"Whoa." It's the familiar refrain of Neo (Keanu Reeves) in 1999's The Matrix, the celebrated cyberpunk thriller that imagines reality as a grandiose computer simulation. It's also how a few sci-fi fans are reacting to mind-bending new research that suggests the film's conceit might not be so far-fetched after all. Right now, University of Washington physicists are conducting experiments to determine whether or not the universe in which we're living is actually just one, gigantic computer simulation. Here's what you should know:
How could the universe be a computer simulation?
In 2003, a British philosopher named Nick Bostrom from the University of Oxford published a highly controversial but widely read paper in which he suggested, says Ray Villard at Discovery News, that "our far-evolved distant descendants might construct such a program to simulate the past and recreate how their remote ancestors lived." Any supercivilization, argues Bostrom, would inevitably create such a program.
Is that even possible?
Well, we already have simulation games like The Sims. But if you're going to reconstruct reality as we know it, you'd have to start at the most basic, fundamental level. Right now, the planet's most advanced supercomputers use a technique called lattice quantum chromodynamics (LQC) to model subatomic particles — stuff like quarks and gluons. In their paper "Constraints on the Universe as a Numerical Simulation," UW physicists argue that a super-super-super-super computer in the future could stack these basic subatomic building blocks together like Legos to recreate anything: Plants, animals, the human brain, oceans, planets, entire galaxies... you name it. Essentially, such a powerful computer could model space-time as a simulation from the Big Bang forward.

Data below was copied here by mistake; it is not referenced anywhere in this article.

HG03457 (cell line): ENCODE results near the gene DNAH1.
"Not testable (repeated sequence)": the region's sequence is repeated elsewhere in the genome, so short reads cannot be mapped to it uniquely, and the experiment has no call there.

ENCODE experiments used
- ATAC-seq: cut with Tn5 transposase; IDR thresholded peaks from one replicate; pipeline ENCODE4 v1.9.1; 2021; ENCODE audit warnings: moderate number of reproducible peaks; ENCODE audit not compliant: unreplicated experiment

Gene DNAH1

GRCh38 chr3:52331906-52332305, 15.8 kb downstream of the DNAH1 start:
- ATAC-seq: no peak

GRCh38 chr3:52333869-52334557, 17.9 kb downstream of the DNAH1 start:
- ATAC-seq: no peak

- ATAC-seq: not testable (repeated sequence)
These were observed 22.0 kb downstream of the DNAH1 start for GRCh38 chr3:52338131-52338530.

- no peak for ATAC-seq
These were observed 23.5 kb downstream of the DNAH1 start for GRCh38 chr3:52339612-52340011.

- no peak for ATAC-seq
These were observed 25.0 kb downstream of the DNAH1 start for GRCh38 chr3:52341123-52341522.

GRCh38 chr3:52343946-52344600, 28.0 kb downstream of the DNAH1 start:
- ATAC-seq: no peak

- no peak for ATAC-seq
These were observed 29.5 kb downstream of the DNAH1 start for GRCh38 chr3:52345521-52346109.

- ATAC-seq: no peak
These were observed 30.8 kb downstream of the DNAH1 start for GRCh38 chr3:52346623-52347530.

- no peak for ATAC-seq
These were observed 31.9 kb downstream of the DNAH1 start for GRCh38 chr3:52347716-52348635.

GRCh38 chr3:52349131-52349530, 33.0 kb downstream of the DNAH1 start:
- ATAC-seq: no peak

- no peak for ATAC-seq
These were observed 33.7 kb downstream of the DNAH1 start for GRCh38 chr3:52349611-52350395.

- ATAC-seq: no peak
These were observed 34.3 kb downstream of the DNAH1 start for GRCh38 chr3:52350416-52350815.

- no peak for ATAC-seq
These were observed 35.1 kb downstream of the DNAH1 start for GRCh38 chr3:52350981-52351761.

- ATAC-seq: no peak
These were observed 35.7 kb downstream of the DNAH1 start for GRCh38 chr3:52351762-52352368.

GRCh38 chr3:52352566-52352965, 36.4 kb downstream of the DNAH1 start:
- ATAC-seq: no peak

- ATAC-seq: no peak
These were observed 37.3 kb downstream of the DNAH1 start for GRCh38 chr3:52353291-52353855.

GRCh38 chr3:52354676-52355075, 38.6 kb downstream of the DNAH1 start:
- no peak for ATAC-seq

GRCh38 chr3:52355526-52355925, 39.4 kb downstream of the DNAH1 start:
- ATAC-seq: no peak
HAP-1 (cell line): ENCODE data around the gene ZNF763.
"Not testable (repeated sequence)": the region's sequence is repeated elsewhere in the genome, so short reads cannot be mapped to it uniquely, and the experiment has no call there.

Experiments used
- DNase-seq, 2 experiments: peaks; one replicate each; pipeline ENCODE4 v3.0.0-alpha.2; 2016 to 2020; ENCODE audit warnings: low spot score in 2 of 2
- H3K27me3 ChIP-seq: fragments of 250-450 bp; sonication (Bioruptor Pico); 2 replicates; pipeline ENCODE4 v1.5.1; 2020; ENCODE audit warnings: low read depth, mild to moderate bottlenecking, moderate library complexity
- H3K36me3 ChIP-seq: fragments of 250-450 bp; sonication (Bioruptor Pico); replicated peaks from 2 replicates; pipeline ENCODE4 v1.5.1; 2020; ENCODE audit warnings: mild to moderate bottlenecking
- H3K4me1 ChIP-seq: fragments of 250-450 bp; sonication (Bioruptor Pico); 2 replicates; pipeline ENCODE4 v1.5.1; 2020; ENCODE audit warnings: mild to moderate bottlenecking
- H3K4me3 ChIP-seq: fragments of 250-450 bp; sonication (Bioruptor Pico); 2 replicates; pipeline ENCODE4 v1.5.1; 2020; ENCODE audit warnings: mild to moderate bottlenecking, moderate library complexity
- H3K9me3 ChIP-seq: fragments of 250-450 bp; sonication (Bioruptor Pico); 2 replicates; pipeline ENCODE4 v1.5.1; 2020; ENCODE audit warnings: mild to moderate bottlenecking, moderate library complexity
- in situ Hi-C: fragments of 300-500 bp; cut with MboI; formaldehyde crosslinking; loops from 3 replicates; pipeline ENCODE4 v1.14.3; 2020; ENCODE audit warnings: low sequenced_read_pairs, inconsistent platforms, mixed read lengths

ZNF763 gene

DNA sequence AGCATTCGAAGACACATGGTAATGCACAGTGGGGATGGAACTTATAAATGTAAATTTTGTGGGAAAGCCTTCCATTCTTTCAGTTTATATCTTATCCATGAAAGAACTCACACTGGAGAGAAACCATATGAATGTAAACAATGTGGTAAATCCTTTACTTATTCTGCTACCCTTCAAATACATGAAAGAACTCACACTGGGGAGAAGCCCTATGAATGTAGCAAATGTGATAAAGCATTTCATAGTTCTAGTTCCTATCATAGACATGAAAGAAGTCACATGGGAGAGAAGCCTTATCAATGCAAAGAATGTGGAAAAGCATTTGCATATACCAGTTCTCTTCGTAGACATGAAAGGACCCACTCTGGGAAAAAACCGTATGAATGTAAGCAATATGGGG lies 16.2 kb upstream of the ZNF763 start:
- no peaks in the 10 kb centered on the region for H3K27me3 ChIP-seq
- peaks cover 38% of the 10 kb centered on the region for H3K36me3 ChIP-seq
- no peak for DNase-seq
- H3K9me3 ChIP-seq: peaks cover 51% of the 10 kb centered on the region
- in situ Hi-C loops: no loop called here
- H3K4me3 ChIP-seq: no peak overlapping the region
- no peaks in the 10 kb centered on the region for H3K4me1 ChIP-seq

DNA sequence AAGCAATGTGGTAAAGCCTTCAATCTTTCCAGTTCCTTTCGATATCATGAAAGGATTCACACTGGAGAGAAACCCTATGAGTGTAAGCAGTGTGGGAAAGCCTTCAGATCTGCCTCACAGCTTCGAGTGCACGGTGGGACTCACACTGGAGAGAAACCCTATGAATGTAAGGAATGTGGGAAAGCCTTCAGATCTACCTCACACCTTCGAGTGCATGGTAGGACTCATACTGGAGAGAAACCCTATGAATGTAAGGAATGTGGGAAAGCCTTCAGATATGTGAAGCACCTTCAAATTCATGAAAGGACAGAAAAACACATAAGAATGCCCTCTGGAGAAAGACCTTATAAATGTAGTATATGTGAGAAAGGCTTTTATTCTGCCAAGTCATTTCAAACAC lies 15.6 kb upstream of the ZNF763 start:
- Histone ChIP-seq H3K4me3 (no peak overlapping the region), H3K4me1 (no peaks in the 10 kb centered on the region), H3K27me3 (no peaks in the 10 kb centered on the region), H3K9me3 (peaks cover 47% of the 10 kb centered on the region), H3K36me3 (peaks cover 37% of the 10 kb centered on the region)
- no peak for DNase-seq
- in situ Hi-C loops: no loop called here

How would we be able to tell if we're living inside a computer-generated universe?
It's really complicated, but essentially UW researchers suggest that we could be living in an intelligently designed reality they're calling The Lattice. Like all software simulations, The Lattice should contain telltale evidence (or "signatures") that the space-time continuum as we know it was being modeled in some sort of omniscient computer. All you'd need to do was identify these "signatures," says Matt Peckham at TIME, say, "something like a limitation in the energy produced by cosmic rays." At the frayed boundaries of The Lattice, for instance, these cosmic rays would behaved in strange, unexpected ways.
How can we test it?
The paper doesn't specify. Physicist Martin Savage, one of the project's researchers, says that if the simulations run long enough, "and have the same laws as our universe, then something like our universe will emerge within that simulations, and the situation will repeat itself within each simulation." In other words, all we have to do is find a simulation within a simulation for evidence that our reality is, indeed, a simulation. You know what that means, says Villard: God could be a computer programmer rather than "a bearded old man living in the sky." Whoa, indeed.
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